Humanity and its cultivated nature also known as culture, will determine the fate of millions of species of plants, animals, insects and other organisms including its own. Throughout the history of the Earth there has been 5 previous "Mass Extinctions" in which 3 quarters of the planet's species became extinct. The cause of these past 5 have been connected to extraterrestrial events such as astroids striking the Earth's surface drastically changing the environment quicker than most species could adapt to. The natural extinction rate is less than 2 species per 1 million years. Due to human behavior, our current extinction rate of species is conservatively 3-80 times higher than the natural rate, not counting the large quantity of threatened species according to a recent study lead by paleobiologist Anthony Barnosky of Berkeley California. Within 300 years, 3 quarters of the planets animals could be extinct, marking the 6th mass extinction, and the 1st caused by the cultures we've invested in. Habitat destruction, competition from human introduced non-native species, anthropogenic climate change, amongst other threats are at the heart of this looming reality.
The great news is that culture is a choice. The choices we make as individuals reflect our personal culture, and the choices our micro and macro communities make, reflect our society's dominant cultures. While it is unfortunate that our overall current trajectory is self-destructive socially, and ecologically as it is based on unsustainable ideals, we today, have a monumental opportunity for meaningful positive change in our local and global communities.
This blog series will focus on what you can do positively in a community pertaining to a specific topic of interest. First topic up is Local Ecology, focusing on rehabilitating our local ecosystem using native plants.
Caesar Creek State Park. We've chosen to instead of managing these acres as ecologically unproductive and economically inefficient lawn, manage these acres as a native prairie community which is maintained by burning every 2-3 years. This community has evolutionary connections with the local insects and higher life forms that depend on the insects and native plants. If you were to walk this prairie in midsummer you can see these connections expressed in the busy buzzing of pollinators, hunting of airborne and grass hidden predators, and occasional grazing of white tail deer. Nature isn't the only winner in this choice, economically it is much more efficient to manage this land by annual mowing and burning ever 2-3 years than to have to mow a field of turf grass 20-25 times each year which saves the park labor and resource costs. Society also benefits from the aesthetic awe the prairie gives naturally inviting wildlife enthusiasts, botanists, biologists, ecologists, photographers, birders, and curious children to explore this community using the trails maintained by the State Park. This is a positive win-win choice for ecology, economics, and even social health in a way given its' inherit recreational properties.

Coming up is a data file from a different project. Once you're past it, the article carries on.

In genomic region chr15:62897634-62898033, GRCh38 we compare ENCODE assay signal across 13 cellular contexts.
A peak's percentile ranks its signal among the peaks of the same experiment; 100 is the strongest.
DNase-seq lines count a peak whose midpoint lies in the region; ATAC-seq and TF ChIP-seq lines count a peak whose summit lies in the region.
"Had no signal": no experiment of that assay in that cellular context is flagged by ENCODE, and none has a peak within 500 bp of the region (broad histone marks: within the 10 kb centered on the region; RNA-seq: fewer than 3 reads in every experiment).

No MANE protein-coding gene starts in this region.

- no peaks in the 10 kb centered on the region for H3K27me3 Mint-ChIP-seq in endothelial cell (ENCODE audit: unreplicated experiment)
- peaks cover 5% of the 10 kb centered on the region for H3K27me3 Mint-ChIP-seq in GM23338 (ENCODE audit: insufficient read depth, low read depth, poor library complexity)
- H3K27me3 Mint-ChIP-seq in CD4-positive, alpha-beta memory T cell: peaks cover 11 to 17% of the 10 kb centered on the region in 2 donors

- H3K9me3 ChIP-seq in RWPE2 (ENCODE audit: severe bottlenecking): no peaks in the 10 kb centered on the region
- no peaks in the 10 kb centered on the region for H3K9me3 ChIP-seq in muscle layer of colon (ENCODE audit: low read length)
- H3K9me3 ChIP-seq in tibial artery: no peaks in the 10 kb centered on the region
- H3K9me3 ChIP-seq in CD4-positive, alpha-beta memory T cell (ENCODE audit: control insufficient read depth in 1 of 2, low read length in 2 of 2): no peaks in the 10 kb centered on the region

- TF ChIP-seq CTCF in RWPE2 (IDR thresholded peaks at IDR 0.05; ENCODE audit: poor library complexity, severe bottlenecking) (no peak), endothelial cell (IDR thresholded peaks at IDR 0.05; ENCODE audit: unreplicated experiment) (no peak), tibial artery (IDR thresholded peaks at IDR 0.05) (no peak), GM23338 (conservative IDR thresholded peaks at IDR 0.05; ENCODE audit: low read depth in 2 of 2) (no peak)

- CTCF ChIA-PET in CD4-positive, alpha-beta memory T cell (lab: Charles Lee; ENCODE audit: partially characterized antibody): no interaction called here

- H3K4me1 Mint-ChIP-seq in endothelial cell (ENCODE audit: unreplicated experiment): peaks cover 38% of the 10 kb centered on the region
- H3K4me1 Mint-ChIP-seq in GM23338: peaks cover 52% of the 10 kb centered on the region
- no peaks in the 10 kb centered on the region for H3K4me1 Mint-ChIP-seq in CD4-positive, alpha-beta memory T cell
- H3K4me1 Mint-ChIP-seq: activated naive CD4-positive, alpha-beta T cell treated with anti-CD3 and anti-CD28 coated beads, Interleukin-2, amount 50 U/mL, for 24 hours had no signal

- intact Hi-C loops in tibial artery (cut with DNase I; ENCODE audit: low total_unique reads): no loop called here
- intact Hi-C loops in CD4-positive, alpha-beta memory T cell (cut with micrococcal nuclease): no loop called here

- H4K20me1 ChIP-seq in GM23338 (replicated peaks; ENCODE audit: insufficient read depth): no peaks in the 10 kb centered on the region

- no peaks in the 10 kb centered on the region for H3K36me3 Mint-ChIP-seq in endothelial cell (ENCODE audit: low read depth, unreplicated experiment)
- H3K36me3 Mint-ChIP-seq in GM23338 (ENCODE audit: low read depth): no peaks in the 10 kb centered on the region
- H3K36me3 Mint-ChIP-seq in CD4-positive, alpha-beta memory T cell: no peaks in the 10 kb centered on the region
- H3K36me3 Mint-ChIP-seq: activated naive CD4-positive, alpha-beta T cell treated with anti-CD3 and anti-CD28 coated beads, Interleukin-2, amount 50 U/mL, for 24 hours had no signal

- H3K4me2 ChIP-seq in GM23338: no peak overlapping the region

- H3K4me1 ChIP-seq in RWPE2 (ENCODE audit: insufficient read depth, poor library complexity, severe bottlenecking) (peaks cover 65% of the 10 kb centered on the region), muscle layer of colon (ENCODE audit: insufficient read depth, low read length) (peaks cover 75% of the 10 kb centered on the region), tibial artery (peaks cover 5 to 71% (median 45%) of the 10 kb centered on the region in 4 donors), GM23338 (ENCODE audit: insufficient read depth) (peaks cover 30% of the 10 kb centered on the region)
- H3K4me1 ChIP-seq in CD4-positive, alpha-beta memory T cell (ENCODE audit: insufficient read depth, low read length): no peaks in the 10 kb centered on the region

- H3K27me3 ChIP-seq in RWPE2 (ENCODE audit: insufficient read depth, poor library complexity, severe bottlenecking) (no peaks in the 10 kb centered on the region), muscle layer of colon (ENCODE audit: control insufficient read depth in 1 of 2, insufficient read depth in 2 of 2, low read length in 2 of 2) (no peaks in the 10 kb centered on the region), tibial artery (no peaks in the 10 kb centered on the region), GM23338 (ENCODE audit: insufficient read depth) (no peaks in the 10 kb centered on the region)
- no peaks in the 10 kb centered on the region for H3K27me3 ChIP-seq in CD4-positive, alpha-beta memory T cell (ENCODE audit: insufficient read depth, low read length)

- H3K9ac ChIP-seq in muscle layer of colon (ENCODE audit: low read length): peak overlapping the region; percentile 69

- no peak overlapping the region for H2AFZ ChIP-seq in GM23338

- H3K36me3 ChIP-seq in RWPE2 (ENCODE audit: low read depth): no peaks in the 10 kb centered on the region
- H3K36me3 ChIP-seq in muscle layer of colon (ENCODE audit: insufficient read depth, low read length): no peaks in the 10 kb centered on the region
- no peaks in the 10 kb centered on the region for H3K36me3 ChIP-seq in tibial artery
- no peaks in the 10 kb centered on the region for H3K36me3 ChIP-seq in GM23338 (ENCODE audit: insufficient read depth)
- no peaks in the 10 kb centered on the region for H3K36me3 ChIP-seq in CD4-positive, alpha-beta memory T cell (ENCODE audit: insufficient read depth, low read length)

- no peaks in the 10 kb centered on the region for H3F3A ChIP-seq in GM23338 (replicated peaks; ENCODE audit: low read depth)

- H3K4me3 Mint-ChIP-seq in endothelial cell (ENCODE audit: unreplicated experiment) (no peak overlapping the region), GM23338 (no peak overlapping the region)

Here at Caesar Creek State Park, volunteers and park workers are clearing more and more invasive honeysuckle from the forest each year and maintaining that of which they've already cleared. The result is the restoration and preservation of a lush herbaceous layer that wouldn't exist in the presence of honeysuckle, and a well stratified mid story of viburnums, eastern redbud, and flowering dogwood. This is one of the most popular trails in the park, in part due to the aesthetic of a healthy, open, forest complemented by interesting topography. Volunteers and park administration have made a cultural choice here to protect and restore nature for the better of ecology and it's admirers.
Happen Inc. Happen Inc has partnered with the Taking Root in my Community team, one team of the Taking Root Campaign. The Taking Root Campaign is a metropolitan wide campaign with 4 main goals; to plant 2 million trees by 2020, to promote the many benefits of healthy trees, to foster a sense of stewardship in individuals and communities, and to better manage our existing forests.
churches and other groups in the seed collection, tree growing, and tree planting process offers opportunities to build connection between humanity and nature. If you've ever nurtured any kind of plant from seed, and planted it somewhere where you could watch it grow, you can start to understand the potential connections made between community members completely engaged in all facets of this growing program, and the trees that they nurture. The cultivation of the plant, in return, cultivates the person. Community members now have the opportunity to impact the natural environment of their community in a positive manner that is economically efficient creating a win-win for nature and humanity.
External Related LinksHappen Inc.- Website Facebook
Caesar Creek State Park- Website Facebook
Taking Root Campaign- Website Facebook
Taking Root In My Community- Facebook
Earth's 6th Mass Extinction Article